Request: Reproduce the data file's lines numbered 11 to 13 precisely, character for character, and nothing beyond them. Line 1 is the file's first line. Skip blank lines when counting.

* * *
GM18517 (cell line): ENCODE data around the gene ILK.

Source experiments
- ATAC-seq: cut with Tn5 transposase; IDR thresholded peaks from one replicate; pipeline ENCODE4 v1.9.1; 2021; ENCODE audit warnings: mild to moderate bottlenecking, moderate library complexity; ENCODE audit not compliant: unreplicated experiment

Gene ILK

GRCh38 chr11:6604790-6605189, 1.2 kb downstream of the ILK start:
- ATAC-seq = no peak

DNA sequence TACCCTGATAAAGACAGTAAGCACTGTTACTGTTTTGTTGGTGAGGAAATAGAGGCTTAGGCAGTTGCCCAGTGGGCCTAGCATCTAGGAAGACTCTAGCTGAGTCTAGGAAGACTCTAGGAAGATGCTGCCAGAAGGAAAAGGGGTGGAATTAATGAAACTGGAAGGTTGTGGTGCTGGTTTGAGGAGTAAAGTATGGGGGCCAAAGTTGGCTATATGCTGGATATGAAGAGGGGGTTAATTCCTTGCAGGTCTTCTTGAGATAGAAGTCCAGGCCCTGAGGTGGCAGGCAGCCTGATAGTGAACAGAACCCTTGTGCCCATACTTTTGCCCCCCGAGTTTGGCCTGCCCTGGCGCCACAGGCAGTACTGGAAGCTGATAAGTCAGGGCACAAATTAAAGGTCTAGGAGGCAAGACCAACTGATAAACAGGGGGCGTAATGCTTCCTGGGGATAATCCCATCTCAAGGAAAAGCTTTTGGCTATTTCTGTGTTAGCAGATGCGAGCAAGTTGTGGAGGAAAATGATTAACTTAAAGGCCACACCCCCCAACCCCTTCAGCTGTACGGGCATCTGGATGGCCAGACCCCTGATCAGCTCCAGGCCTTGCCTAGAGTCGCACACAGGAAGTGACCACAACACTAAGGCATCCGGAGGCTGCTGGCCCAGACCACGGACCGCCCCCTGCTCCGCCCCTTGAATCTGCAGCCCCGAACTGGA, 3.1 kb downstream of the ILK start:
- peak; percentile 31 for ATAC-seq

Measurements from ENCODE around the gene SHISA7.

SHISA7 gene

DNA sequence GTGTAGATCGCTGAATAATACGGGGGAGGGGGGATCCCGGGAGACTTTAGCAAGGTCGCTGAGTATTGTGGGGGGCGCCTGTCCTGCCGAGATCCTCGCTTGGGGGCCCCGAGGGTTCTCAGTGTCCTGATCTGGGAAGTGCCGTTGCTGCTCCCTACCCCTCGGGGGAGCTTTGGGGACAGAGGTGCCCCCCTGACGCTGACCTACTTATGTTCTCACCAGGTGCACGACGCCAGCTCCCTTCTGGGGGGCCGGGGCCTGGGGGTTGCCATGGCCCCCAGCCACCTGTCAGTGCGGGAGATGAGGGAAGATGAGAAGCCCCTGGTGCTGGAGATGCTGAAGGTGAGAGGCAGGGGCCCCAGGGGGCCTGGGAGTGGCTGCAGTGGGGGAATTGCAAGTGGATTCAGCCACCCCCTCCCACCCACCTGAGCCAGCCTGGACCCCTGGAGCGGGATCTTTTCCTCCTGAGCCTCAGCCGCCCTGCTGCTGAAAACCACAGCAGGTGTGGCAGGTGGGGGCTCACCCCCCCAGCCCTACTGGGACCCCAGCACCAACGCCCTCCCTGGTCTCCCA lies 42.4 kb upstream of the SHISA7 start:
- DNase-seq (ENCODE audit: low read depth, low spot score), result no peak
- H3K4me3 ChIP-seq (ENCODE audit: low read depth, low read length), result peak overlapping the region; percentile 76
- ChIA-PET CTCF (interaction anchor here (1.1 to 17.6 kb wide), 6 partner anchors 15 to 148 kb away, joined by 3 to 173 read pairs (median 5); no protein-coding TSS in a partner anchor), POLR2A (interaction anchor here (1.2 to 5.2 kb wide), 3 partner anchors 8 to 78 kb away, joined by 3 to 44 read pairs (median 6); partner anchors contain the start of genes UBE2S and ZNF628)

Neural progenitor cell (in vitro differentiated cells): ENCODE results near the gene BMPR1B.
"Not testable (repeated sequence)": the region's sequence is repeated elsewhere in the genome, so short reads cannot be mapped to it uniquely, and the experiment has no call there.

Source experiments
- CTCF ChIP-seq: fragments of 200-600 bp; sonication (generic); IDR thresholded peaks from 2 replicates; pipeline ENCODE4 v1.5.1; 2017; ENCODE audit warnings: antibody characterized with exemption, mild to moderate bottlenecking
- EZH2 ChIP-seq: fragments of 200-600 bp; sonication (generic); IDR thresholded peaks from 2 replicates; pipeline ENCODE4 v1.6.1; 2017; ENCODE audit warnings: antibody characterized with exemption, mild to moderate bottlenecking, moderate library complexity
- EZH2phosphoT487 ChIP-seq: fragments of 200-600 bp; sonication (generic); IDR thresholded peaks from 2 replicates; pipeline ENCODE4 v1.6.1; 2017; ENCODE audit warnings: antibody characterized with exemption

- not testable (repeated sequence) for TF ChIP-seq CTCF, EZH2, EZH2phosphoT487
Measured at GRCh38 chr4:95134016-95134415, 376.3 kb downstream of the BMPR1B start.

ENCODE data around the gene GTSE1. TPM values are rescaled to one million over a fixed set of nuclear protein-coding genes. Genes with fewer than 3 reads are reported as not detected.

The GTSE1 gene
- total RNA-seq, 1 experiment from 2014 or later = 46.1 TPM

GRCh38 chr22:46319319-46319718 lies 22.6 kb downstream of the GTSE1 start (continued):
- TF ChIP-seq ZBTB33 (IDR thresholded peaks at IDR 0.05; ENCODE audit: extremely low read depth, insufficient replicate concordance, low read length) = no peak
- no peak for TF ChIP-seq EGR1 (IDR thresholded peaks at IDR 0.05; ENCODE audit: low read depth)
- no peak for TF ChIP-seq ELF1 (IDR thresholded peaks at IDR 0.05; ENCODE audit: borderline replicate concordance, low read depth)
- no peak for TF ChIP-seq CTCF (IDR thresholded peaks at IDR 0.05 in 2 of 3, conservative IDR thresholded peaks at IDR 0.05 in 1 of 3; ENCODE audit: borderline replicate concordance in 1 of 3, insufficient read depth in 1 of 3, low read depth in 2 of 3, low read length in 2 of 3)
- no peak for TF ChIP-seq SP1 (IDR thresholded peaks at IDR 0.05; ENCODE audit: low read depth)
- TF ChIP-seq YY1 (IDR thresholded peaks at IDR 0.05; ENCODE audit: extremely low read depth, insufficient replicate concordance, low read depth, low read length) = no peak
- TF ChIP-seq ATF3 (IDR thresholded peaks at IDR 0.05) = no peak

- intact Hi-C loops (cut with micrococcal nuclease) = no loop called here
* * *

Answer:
DNA sequence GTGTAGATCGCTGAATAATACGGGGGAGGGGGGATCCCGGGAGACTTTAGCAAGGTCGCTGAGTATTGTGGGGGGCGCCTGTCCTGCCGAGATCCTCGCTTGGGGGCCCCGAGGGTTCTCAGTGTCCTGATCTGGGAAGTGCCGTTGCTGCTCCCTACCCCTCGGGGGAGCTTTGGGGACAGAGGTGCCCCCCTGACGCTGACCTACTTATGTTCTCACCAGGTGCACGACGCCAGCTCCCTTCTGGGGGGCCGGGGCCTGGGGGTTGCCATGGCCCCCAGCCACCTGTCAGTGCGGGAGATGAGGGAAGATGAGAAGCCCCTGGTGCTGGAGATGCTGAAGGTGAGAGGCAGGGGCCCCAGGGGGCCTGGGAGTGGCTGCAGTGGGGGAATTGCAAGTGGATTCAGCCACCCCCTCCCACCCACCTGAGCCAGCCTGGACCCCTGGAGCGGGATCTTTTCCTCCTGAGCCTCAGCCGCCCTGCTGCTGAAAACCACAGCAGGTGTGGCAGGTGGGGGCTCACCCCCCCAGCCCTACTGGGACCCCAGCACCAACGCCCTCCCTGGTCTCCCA lies 42.4 kb upstream of the SHISA7 start:
- DNase-seq (ENCODE audit: low read depth, low spot score), result no peak
- H3K4me3 ChIP-seq (ENCODE audit: low read depth, low read length), result peak overlapping the region; percentile 76